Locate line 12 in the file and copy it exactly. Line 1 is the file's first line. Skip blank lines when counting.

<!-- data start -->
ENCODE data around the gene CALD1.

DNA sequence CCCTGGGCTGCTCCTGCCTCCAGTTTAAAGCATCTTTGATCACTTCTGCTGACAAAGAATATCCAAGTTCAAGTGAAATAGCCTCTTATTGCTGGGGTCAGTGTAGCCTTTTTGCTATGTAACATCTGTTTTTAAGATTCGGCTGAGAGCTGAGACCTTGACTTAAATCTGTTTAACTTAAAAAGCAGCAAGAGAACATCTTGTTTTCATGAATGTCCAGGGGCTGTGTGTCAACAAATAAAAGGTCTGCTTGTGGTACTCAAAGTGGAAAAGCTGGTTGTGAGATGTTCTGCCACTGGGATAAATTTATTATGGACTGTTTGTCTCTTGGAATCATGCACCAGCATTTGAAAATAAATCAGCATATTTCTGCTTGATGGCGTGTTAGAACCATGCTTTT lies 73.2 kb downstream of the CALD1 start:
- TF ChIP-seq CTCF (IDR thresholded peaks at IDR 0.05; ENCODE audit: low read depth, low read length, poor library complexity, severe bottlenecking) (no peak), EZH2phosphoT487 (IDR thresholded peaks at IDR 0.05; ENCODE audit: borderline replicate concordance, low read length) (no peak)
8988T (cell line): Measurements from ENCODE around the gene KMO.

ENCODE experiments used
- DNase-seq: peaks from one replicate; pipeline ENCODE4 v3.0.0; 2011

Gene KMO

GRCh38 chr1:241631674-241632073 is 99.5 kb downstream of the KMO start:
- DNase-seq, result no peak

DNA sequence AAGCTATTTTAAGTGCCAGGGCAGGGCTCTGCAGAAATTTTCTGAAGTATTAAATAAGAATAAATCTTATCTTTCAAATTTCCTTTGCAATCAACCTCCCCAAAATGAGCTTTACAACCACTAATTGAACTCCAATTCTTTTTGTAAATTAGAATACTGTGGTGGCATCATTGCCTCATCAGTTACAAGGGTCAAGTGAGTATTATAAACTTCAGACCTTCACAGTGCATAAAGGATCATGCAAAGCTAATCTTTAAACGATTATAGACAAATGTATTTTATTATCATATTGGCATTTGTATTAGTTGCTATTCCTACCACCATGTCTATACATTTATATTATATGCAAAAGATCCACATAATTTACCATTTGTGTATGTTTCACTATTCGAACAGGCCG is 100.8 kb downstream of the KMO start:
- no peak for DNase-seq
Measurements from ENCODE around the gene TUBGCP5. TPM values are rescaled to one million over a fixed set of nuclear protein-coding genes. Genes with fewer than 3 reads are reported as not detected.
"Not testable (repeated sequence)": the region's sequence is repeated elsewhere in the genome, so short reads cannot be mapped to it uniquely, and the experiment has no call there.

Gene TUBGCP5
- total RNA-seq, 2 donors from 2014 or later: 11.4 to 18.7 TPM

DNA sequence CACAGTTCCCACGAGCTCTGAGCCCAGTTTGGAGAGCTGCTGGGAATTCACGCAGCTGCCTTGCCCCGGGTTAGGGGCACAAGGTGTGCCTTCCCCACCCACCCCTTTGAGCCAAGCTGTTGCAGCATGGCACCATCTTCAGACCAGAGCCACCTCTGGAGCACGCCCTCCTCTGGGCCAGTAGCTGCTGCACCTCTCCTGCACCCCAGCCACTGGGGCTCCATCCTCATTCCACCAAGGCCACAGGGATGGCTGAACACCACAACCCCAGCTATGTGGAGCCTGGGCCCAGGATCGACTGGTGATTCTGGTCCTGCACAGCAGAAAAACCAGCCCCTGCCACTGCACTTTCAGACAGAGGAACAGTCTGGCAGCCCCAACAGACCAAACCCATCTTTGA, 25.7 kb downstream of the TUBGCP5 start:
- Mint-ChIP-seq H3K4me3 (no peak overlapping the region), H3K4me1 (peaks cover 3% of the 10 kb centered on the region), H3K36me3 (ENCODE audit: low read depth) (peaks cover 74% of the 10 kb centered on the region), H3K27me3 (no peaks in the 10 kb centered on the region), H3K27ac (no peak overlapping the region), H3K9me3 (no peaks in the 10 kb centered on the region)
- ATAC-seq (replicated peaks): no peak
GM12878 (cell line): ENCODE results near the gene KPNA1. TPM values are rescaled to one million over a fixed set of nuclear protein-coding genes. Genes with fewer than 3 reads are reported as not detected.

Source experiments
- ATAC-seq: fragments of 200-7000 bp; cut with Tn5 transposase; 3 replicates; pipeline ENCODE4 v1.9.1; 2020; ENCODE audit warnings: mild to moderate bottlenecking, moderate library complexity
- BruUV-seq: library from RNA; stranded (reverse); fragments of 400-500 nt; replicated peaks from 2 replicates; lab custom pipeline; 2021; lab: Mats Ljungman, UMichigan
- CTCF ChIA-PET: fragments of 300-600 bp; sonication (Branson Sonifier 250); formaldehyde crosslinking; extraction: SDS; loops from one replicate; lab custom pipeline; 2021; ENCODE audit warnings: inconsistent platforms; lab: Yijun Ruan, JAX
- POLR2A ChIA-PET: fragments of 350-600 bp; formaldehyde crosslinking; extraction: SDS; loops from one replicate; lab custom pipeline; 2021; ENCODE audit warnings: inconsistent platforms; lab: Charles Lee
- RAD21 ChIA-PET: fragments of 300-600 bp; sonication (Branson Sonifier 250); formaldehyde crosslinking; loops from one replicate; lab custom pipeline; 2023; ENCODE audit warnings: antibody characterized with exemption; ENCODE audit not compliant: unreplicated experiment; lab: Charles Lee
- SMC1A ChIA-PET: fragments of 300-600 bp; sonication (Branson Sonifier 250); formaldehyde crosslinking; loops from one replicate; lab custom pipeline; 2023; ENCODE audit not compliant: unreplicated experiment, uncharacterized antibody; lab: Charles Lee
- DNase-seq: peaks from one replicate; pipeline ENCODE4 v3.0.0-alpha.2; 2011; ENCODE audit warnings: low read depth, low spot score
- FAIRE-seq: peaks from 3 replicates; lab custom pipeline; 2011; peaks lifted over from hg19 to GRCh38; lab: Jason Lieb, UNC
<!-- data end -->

Measurements from ENCODE around the gene TUBGCP5. TPM values are rescaled to one million over a fixed set of nuclear protein-coding genes. Genes with fewer than 3 reads are reported as not detected.